PBT Transcript (3/27/2008)
MARIA PANARITIS: Coming up: an over-the-counter paternity test becomes available in
Philadelphia ’s struggling wi-fi network.
Philadelphia Business Today starts now.
MARIA PANARITIS: Paternity disputes. They’ve played out for years in high drama on daytime TV. Well, starting this week, if you’ve ever wondered if your parents are who they say they are, just walk into your local Rite-Aid. The Pennsylvania-based pharmacy chain has begun selling do-it-yourself DNA paternity kits. Until now, you had to go to a clinic, order a kit online or, for the more daring among us, book a spot on Maury Povich. The manufacturer is Identigene. The company says this small box flew off Rite-Aid shelves during a test run on the West Coast a few months ago. Now it’s gone national. Mike Armstrong talked to Inquirer science reporter Faye Flam about the new tests. His first question: do they work?
FAYE FLAM: Well, I just talked to a guy who used to be chief of DNA for the FBI and he said yes, that paternity testing is extremely accurate, 99.9%, if it’s done right. And he said the gold standard for labs is to be certified by the American Association of Blood Banks and the group that’s selling these tests, Identigene, is in fact accredited with that group. So there’s no reason to think it won’t work.
MIKE ARMSTRONG: So it costs $20 for the test kit and $119 to get the test results. Is that a cost-effective way to determine paternity?
FAYE FLAM: I think it depends on what you want from it. If you just want to satisfy your own curiosity, it’s about the cheapest way you can do it. If you want something that going to be legally binding, then this, this won’t work for you because you really need to have proof that the DNA samples came from who you say they came from. And, so, you’d have to go through different channels, through a lawyer to have something that would be binding in court.
MIKE ARMSTRONG: The company behind the test says it’s been selling really well on the West Coast. Does it surprise that it’s been selling so well?
FAYE FLAM: A little bit. I mean, it’s no surprise that people are curious about this kind of thing, but it is kind of surprising that people wouldn’t want the anonymity of the web, that they’d be willing to actually walk up to somebody behind a counter with a test that suggests that either you think your wife cheated or you don’t know who the father of your baby is.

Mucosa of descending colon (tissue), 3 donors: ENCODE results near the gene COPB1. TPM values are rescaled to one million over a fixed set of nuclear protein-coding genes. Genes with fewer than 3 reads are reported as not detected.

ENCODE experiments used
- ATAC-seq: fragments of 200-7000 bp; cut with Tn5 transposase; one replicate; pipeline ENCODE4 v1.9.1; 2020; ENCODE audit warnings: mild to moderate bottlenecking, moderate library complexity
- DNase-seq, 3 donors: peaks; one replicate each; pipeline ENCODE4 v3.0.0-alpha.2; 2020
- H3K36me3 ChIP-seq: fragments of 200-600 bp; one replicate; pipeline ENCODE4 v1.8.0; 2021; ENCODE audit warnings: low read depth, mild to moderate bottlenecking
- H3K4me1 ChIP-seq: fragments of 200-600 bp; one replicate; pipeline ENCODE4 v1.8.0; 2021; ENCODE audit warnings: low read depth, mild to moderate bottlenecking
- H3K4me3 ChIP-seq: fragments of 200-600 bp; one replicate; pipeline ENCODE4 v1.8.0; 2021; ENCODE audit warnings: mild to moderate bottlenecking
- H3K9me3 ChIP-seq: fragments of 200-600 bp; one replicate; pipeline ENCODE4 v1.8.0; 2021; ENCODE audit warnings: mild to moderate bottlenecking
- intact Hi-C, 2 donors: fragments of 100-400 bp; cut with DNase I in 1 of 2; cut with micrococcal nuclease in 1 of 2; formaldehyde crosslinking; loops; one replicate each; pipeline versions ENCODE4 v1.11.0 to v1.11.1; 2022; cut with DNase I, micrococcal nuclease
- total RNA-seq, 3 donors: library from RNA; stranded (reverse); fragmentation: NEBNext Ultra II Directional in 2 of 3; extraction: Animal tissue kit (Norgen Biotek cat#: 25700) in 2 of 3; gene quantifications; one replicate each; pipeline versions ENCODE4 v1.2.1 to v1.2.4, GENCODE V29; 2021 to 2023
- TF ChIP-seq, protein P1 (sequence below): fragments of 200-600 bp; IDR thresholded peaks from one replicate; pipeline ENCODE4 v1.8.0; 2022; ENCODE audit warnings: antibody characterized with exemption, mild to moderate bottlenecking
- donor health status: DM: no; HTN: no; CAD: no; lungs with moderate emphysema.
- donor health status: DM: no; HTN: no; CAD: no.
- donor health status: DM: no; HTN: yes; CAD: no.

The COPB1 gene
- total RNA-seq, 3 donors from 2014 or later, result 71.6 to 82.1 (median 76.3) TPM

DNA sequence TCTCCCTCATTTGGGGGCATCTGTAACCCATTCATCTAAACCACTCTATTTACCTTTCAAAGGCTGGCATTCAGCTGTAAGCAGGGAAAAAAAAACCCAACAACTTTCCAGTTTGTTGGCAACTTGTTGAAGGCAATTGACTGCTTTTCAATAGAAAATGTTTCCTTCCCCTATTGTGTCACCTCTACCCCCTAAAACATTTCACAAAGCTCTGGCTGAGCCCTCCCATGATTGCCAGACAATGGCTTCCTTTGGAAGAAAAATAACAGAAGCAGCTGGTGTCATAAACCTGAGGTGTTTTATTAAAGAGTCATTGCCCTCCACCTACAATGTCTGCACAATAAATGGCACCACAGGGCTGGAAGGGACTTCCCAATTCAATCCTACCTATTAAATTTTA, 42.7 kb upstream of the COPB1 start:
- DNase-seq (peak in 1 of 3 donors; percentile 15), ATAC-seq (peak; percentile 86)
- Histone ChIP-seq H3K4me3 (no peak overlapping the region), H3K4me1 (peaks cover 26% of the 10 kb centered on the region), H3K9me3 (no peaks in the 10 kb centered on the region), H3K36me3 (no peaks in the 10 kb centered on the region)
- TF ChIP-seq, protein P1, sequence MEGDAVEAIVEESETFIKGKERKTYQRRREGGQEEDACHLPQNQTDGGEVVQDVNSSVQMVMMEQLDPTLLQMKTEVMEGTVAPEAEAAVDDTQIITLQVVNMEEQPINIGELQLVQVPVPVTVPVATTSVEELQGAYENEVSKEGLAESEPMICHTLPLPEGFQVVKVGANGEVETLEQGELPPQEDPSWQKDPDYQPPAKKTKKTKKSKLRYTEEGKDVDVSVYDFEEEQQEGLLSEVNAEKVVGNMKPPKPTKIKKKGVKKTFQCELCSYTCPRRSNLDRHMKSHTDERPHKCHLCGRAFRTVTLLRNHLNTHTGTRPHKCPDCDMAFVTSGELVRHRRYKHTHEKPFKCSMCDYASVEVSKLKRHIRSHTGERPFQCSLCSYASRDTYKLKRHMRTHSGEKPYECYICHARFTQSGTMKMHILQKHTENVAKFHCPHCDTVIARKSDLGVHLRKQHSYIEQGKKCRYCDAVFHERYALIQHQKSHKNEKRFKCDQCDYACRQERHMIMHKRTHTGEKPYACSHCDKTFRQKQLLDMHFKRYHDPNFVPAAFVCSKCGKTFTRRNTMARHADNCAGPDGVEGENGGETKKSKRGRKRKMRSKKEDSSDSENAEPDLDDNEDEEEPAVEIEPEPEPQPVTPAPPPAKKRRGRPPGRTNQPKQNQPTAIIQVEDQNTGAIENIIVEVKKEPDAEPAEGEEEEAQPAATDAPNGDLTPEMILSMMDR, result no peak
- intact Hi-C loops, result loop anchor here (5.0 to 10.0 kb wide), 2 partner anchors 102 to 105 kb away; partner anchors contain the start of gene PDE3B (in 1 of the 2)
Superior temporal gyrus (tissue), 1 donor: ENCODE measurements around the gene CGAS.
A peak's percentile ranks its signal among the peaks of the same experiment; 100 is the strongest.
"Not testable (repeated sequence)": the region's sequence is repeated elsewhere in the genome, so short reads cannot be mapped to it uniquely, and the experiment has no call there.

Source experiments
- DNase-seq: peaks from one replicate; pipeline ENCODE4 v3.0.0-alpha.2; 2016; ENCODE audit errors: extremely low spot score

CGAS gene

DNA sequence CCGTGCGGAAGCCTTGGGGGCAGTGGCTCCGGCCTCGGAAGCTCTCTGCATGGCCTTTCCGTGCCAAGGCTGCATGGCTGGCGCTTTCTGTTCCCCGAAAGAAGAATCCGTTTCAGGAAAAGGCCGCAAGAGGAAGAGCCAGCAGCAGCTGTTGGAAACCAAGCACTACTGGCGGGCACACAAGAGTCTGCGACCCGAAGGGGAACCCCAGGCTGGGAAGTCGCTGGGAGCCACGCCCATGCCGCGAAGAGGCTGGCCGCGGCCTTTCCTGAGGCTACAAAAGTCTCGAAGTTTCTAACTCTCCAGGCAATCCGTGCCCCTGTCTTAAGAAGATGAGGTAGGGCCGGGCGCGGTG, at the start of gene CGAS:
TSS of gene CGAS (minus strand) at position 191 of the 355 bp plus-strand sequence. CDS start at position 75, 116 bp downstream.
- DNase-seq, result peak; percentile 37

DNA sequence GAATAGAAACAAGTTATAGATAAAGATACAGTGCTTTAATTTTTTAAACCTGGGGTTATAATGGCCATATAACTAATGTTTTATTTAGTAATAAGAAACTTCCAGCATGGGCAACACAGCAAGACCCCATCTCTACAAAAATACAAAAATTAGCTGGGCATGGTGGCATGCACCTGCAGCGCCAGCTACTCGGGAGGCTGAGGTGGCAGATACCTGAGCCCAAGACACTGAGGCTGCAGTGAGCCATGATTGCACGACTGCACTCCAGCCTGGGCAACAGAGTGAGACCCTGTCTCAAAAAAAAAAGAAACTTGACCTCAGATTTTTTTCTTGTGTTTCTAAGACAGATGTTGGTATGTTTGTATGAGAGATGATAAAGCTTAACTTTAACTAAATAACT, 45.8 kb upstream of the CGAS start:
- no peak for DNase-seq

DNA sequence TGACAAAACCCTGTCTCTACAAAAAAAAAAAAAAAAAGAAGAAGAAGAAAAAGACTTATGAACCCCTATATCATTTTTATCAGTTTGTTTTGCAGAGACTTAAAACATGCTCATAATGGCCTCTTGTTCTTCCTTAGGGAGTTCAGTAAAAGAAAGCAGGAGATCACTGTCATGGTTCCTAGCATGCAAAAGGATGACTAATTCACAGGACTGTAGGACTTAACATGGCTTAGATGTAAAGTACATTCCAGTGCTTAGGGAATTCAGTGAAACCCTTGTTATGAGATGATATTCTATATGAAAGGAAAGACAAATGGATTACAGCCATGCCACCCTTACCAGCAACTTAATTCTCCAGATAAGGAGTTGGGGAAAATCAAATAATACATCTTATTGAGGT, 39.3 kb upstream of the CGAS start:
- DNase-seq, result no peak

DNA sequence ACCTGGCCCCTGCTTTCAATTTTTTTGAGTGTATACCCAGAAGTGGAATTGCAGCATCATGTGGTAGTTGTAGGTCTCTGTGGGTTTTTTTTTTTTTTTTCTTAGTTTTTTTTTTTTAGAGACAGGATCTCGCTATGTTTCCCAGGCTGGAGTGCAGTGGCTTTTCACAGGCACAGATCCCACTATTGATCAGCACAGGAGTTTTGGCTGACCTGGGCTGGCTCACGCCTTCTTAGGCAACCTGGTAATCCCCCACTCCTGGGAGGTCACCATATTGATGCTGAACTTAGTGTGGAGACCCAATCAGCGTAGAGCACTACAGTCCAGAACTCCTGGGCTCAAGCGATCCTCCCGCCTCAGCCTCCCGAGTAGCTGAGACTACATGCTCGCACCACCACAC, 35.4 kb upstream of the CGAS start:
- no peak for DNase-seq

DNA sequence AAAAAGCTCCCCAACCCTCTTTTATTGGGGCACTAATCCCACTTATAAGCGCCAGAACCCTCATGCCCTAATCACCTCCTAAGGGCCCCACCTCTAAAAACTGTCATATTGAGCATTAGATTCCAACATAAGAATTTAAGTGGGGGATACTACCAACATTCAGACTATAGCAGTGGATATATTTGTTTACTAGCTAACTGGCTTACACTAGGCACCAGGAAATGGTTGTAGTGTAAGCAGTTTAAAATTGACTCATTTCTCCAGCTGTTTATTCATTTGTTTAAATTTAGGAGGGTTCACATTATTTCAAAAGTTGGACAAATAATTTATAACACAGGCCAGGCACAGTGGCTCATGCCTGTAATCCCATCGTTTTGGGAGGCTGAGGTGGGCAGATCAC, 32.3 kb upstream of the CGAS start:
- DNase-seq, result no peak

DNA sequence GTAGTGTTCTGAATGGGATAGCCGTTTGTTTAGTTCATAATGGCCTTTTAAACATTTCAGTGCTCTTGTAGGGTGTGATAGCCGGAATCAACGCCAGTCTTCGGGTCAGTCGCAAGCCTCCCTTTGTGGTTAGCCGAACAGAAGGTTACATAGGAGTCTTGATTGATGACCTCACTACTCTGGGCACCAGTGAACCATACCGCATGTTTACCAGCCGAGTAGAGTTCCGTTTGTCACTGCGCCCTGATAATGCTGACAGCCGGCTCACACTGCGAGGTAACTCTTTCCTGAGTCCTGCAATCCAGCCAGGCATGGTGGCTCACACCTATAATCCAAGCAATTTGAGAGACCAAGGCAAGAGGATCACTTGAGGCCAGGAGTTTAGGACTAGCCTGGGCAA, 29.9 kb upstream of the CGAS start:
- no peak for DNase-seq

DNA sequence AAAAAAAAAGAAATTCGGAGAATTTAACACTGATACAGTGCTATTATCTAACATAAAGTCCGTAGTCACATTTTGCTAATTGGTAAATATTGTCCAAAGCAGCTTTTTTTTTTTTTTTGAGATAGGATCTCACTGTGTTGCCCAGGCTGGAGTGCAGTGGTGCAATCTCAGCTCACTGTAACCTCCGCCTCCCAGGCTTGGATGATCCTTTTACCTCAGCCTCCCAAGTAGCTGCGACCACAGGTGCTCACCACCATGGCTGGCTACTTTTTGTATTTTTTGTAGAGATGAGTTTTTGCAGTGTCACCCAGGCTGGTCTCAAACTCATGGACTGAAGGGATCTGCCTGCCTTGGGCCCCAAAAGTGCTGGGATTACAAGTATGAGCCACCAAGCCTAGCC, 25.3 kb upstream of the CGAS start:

MARIA PANARITIS: Word this week that Comcast is hatching a deal for super-fast wireless with Google, Sprint, Nextel and Intel. If it goes through, this massive deal to promote WiMax wireless technology could be good news for consumers. But would it be the final nail in the coffin for
Philadelphia ’s struggling wireless network? I asked Inquirer business reporter Bob Fernandez, “What is the story these days with Philly wi-fi?”
BOB FERNANDEZ: There’s a lot of uncertainty right now. Earthlink, which funded it and got it going, wants to sell it, which probably means it’s not making money and it won’t make any money. And there’s been a lot of technology issues related to it. You know it’s a technology that doesn’t really go through walls very well. So the city has had to tell people that if they want to have their laptops, they gotta- or their computers, they gotta move them next to windows. There’s some holes in the city; in other words, there are places where you can’t get it. So, there’s a lot of uncertainty with it.
MARIA PANARITIS: Another question I had for Bob: Is there any hope that WiMax could somehow improve Philly’s wi-fi network?
BOB FERNANDEZ: I don’t think it’ll improve the wi-fi network in
Philadelphia . Because to improve it, you’re going to need a lot more investment. And I don’t think the technology will get there. But WiMax, everybody considers to be the next thing, the next best thing in wireless. It has a- it roams over a long period- many miles and it penetrates walls. And it’s fast. It’s like as a cable modem. I’m not sure if wi-fi will ever be able to compete with WiMax.
MARIA PANARITIS: That’s it for today. Coming tomorrow, a report on supercommuters. We look at how gas prices have changed the game completely. At the Inquirer, I’m Maria Panaritis for
Philadelphia Business Today.
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